• Antifoulant;
  • Nonivamide;
  • Phaeodactylum tricornutum;
  • Reactive oxygen species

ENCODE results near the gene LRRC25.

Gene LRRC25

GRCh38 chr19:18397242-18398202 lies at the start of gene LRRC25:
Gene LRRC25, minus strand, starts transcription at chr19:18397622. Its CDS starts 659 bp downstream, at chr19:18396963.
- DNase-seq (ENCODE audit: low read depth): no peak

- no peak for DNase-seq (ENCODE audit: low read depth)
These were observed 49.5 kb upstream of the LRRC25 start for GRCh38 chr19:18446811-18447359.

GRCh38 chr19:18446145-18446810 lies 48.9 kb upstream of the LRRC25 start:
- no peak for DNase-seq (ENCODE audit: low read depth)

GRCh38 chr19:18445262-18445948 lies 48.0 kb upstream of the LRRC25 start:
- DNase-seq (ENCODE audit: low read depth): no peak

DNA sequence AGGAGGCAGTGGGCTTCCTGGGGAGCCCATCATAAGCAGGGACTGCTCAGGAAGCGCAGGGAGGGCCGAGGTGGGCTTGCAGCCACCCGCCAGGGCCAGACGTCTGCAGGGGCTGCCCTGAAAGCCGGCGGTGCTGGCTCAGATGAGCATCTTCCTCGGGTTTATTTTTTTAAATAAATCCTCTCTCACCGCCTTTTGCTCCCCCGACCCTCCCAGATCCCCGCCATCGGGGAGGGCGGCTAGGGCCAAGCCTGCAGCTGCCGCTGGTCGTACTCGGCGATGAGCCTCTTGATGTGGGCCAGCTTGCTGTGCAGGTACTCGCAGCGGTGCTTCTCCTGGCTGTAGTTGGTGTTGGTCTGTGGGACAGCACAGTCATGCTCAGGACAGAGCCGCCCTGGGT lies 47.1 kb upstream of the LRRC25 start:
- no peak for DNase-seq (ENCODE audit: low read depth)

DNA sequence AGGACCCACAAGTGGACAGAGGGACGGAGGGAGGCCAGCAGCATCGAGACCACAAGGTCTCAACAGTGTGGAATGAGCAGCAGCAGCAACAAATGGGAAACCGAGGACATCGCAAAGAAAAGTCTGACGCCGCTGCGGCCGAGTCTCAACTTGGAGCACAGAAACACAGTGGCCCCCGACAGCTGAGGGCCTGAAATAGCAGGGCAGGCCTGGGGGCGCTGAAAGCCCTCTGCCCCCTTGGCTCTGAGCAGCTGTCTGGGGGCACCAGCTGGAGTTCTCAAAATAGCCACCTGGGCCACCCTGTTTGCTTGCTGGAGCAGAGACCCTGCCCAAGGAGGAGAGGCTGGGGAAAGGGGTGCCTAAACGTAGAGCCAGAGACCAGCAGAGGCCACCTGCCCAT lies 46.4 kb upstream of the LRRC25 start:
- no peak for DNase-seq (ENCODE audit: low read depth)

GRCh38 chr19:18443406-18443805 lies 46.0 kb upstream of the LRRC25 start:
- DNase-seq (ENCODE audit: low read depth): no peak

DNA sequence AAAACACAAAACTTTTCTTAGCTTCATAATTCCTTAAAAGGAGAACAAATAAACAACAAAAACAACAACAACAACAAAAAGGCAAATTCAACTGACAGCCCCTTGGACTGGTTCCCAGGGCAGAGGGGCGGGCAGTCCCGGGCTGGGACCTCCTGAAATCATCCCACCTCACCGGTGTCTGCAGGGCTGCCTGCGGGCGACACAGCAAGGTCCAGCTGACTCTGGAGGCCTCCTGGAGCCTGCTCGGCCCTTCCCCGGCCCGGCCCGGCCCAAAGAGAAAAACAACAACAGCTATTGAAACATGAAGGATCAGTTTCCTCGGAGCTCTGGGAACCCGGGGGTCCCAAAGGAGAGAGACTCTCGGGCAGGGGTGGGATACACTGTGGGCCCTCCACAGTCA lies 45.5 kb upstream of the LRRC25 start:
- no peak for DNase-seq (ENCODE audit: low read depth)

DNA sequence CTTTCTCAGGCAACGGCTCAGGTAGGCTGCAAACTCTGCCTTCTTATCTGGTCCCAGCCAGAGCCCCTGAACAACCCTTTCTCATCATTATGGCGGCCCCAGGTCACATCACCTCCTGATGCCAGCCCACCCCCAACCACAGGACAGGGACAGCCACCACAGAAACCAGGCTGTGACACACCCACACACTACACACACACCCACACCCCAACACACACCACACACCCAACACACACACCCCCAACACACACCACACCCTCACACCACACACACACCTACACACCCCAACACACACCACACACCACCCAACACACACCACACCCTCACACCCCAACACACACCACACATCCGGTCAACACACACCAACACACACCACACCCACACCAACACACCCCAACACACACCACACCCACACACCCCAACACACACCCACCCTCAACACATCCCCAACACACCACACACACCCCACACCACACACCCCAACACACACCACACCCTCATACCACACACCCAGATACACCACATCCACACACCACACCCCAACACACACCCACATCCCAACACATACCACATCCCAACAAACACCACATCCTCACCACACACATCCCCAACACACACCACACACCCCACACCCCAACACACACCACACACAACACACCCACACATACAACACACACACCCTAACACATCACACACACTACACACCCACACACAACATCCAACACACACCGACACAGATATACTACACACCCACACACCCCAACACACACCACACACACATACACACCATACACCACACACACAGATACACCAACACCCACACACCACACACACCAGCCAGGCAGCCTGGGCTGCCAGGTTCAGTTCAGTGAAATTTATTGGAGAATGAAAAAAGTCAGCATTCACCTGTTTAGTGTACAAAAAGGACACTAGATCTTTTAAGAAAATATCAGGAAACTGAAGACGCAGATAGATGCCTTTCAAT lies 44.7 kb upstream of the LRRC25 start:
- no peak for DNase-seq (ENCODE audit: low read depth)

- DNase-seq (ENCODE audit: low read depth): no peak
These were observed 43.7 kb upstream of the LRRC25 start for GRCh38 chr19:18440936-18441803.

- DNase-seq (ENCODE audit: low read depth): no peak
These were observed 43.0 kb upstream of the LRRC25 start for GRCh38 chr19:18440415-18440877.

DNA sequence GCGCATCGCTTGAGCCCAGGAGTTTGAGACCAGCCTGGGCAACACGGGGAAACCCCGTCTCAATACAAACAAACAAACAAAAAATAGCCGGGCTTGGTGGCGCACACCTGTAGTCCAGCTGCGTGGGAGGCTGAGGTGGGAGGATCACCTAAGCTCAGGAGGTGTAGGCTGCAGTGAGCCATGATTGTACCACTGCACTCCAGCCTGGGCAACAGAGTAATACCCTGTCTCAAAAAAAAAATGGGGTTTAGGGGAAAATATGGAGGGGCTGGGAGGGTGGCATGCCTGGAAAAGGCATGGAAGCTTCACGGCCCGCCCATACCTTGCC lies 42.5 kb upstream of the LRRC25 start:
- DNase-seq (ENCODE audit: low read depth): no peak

Nonivamide, a synthetic derivate of natural capsaicin, has an effective antifouling activity. However, the poor understanding of the toxicity mechanism limits the application of nonivamide in antifouling paints. The present study investigated the inhibitory effects and toxicity mechanism of nonivamide on Phaeodactylum tricornutum. Under a 1.5 × 105 cells/ml of initial algal density (IAD), the effective concentration causing 50% inhibition at 4- d (4 d-EC50) value of nonivamide was 5.1 mg/L. Reactive oxygen species (ROS) level was significantly increased in nonivamide-treated algae. Algal antioxidants, including catalases (CAT), peroxidases (POD), superoxide dismutases (SOD), and glutathione (GSH), were all stimulated by the ROS burst. The excessive ROS substances led to the loss of algal photosynthetic pigments and also damage to the integrity of the lipid membrane. Furthermore, ROS-related genes, including psbA, psbD, psaB, rbcL, nad1, and cob, were found to be suppressed in the chloroplasts and mitochondria of nonivamide-treated algae, and the concentration of cytoplasmic Ca2+, an important regulator of chloroplast and mitochondrion, was elevated. The present study demonstrates that nonivamide could cause peroxidative damages to P. tricornutum by inducing ROS overproduction, which may be initiated by the suppression of ROS-related genes in algal chloroplasts and mitochondria. Environ. Toxicol. Chem. 2013;32:802–809. © 2013 SETAC